This article is part of a two-piece spread, Cuba Journey: Reflections from two journalists who joined an international delegation to the island in May. Click here to read “A Society Rooted in Solidarity Feels More human.”
HAVANA—In the half-dark of morning on May 1, the city’s wide boulevards were empty of cars and filled with the sound of footsteps. People were advancing in loosely gathered groups toward the Plaza de la Revolución, the site of mass assemblies and monumental speeches over Cuba’s past 60 years. By sunrise, hundreds of thousands were gathered to celebrate International Workers Day.
The May Day march has been an annual tradition in Cuba for decades but was canceled for the past two years due to COVID-19. This year marked the first time since the pandemic began that Cubans had gathered together in such large numbers. Shockingly and in stark contrast to U.S. events attended by the president, there was little security presence; we were standing very close to President Miguel Diaz-Canel.
Looking out on the crowds of workers of all sectors (who were wearing masks, as required by the Cuban government) as they celebrated Cuba’s victories in education, healthcare and vaccine development was surreal at moments and incredibly moving. Placards bore slogans like “Cuba Vive,” and banners and flags waved against the backdrop of Che Guevara and Camilo Cienfuegos’ faces etched on buildings neighboring the plaza. Some march participants carried children on their shoulders; others danced as they walked, moving forward in masse through the heart of Havana.
The Cuban people have lived under more than six decades of economic sanctions by the United States, the impact of which has become increasingly severe during the pandemic; Cubans have faced severe shortages of food and basic necessities, and limited accessibility to medicine has created widespread challenges. On this day of celebration, however, people celebrated the triumphs of Cuba’s socialism and protections for workers.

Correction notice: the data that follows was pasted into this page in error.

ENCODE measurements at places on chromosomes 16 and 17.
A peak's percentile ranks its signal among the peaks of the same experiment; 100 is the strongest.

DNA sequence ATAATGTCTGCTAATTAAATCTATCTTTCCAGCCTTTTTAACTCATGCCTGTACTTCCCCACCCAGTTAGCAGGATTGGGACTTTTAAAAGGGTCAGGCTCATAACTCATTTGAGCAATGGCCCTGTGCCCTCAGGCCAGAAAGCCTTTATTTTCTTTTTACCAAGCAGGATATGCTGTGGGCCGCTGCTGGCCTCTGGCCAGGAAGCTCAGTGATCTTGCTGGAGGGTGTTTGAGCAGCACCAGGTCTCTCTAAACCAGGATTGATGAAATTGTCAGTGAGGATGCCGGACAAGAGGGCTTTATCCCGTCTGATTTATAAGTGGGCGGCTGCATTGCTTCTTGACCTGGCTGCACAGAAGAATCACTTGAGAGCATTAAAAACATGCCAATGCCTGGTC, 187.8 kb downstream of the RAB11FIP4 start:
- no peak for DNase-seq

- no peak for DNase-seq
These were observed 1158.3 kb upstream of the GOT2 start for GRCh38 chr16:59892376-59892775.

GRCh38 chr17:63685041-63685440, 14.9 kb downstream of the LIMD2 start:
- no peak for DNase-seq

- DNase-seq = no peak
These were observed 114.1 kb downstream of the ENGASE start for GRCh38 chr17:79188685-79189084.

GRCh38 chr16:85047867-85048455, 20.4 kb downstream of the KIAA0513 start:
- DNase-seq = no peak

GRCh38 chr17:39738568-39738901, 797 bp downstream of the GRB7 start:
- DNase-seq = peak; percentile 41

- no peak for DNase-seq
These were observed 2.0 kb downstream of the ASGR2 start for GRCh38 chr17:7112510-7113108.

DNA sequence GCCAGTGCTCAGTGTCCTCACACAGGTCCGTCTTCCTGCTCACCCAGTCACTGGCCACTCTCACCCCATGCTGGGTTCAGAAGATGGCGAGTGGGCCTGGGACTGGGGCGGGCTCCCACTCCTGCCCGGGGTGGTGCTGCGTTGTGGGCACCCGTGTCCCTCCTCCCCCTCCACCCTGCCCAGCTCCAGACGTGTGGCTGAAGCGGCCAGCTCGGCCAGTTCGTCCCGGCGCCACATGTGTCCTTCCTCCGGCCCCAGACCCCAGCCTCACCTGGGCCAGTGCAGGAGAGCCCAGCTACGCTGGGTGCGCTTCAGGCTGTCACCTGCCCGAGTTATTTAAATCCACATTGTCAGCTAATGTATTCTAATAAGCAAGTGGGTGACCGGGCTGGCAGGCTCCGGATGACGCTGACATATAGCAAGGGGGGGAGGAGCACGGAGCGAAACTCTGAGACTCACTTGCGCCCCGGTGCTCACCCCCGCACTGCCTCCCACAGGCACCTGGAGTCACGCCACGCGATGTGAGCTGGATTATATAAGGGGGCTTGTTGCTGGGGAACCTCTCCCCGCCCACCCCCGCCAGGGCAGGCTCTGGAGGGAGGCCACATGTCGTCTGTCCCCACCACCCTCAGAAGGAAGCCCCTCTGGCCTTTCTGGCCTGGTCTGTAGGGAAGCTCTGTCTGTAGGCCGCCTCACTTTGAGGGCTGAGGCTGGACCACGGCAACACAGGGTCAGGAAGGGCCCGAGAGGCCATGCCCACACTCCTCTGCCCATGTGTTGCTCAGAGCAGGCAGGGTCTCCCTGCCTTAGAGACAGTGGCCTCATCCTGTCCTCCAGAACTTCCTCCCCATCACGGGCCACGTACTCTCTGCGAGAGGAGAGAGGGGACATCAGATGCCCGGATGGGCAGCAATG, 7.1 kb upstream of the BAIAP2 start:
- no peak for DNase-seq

“We have problems as Cubans, not as workers,” one woman said.
“I walked in the parade like everyone,” said another man. “I just see it as a festival. It was nice to have it after not having it last year. Some people bring their kids and really enjoy it. Others don’t have as much pride.”
“May Day is a celebration, a party,” numerous Cubans reiterated when I asked them about what the day meant to them. And yet, the day itself was also an affirmation of the living dream of the Cuban revolution, and the struggle inherent to maintaining a socialist society in a capitalist world. The reality of living under U.S. sanctions is exhausting and disruptive to Cuban people’s lives.
During my nine days in Cuba as a delegate with the Witness for Peace Solidarity Collective, I heard Cubans from many walks of life speak about the impact of the U.S. blockade which not only makes normal trade between the U.S. and Cuba impossible but also denies access to the U.S. market to any foreign company that does business with Cuba.
“The blockade shakes my foundations,” said Saulo Serrano, a campesino artist and unionist who paints the Cuban countryside and its scenery through a revolutionary lens, depicting farmers, birds, fish, roosters, in varied colors and styles. The blockade, says Serrano, affects his artistic practice down to where he gets his paper, paints and materials.